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When boating, safety is first

A couple prepared their boat for a day on the lake after launching recently from1 / 2
This photo released July 23 by the Chippewa County (Wis.) Sheriff’s Department s2 / 2

Often, it’s the little things boaters never think of. 

Keeping people from sitting on the bow or gunwales, having a throwable floatation device at the ready, anchoring a boat before jumping in the lake for a swim. 

Sometimes, it’s the major things — not driving while impaired, making sure everyone is wearing their life jackets, not speeding after dark. 

Minor or major, they all come down to one word — safety.

Recent boat deaths — two drowned on Cass Lake and a two-boat collision in Wisconsin that killed four people — have officials stressing the need for boat safety and good judgment on the water. 

“Maybe even before you step on the boat, the most important thing of all is you have to make decision if you are capable of operating the boat safely at that point and time,” said Tim Smalley, DNR water safety specialist. “And that doesn’t mean just alcohol.”

Weather conditions, time of day, driving in a manner in which boaters can distinguish other boats’ lights from lights on shore were the other examples Smalley provided. 

Night time, Smalley said, is when most boat collisions happen. 

“At night, especially, you have to be confident in operating a boat safely and especially when you have others on the boat,” he said. 

Alcohol just makes things worse for boaters, Smalley said, regardless of what time of day they are on the lake. Though having a beer or drink on the boat is legal so long as the driver isn’t impaired — which is .08 in Minnesota,Smalley advises motorists to treat alcohol consumption on a boat as they would with a vehicle. If you can’t drive a car you shouldn’t be driving a boat.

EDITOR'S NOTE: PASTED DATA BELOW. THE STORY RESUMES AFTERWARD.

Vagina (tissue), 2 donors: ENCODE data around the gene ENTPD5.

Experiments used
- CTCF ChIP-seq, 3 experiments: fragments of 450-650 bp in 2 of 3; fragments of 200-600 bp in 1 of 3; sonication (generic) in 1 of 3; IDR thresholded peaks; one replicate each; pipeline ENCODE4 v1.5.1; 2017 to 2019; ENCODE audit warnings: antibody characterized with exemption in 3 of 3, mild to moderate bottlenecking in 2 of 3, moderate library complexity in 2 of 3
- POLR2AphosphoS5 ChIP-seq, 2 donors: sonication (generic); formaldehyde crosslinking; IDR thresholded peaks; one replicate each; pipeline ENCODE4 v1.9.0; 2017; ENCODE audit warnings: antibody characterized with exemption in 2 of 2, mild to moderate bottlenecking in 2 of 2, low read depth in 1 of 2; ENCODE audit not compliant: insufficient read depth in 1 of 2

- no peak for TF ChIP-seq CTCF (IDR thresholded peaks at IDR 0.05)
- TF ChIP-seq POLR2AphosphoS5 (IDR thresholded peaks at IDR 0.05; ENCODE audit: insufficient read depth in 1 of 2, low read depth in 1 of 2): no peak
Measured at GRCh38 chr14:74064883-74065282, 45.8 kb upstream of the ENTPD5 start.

For Cass County Sheriff Tom Burch, the key is lifejackets — having them and using them at all times. Smalley noted state law dictates anyone under the age of 10 must have a lifejacket on and anyone using a personal watercraft, such as a jet-ski, must be using a life jacket.

“No matter how good a swimmer you are, it just makes sense,” Burch said. “We can’t tell people enough to wear their life jackets. And to use common sense.”

That common sense, he said, included not being distracted while driving and making sure people aren’t sitting on the sides or rails in a boat and driving cautiously. Like Smalley, Burch advised against drinking and driving a boat. 

“Don’t add any more contributing factors that could make it worse for you,” Burch said. “If you use a designated driver in a car use one in a boat.”

Crow Wing County Sheriff’s Sgt. Scott Goddard advised boaters to brush up on state boating laws and obey the laws, especially those pertaining to personal watercraft. 

Goddard noted there have been no water or boating related deaths in the county in 2011. Usually there have been a few such fatalities by the end of July, and Goddard attributed this year’s lack to people doing a better job at being safe.

However, there have been a few accidents in Crow Wing County that have resulted in injuries. 

“If they had slowed down, taken a little more time, used common sense and obeyed the laws some of them might not have taken place,” Goddard said.

MATT ERICKSON may be reached at or 855-5857.